On Sunday Petro Poroshenko, a pro-EU billionaire known as the “Chocolate King” from his candy business, was elected president by voters in the western part of Ukraine. Poroshenko is one of Ukraine’s powerful oligarchs and appears to have enough of a majority over former prime minister Yulia Tymoshenko to avoid a run off.

The people of East Ukraine did not participate in the election raising serious questions about Poroshenko’s legitimacy and mandate to govern all of Ukraine. Not to mention Poroshenko is a president cut from the same cloth as ousted President Yanukoych – a creature of Ukraine’s corrupt politics. Poroshenko has claimed he will support the pro-EU agreements whose rejection became a trigger for a US and EU backed coup, though he also has his own business interests in Russia.

Mr. Poroshenko, 48, faces skepticism even among many of his supporters, who are wary both of his status as a billionaire businessman and because he is a veteran in Ukraine’s notoriously corrupt politics. He has been a longtime member of Parliament, where he briefly served as speaker, and was minister of trade and economic development under Mr. Yanukovych and foreign minister under former President Viktor Yushchenko…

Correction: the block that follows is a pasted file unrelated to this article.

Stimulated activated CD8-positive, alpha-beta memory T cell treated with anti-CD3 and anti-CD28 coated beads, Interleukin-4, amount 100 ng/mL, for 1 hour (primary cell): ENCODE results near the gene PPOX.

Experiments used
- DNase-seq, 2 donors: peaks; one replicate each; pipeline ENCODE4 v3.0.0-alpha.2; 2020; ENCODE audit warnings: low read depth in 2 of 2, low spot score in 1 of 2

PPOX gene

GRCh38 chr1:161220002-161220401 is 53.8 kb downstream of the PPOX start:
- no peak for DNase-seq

Mr. Poroshenko has deep business interests in Russia and has previously served in pro-Russian governments, creating some optimism in Moscow that negotiations are possible.

A key issue for Poroshenko now is whether or not to call early parliamentary elections as many in Ukraine want to be rid of the gang in Kiev that was brought to power through violence and has minimal support even in West Ukraine. Agreeing to call those elections might cause further unrest.

And of course there is the question of what Poroshenko plans to do about Russia who is now demanding billions for unpaid natural gas bills and threatening to wreck Ukraine’s anemic economy if they do not get paid. Poroshenko’s pro-EU positions may become a stumbling block in energy negotiations with Russia.

The parts of East Ukraine that declared independence did not vote in Sunday’s election and no longer see themselves as part of Ukraine. For them the election was a foreign affair.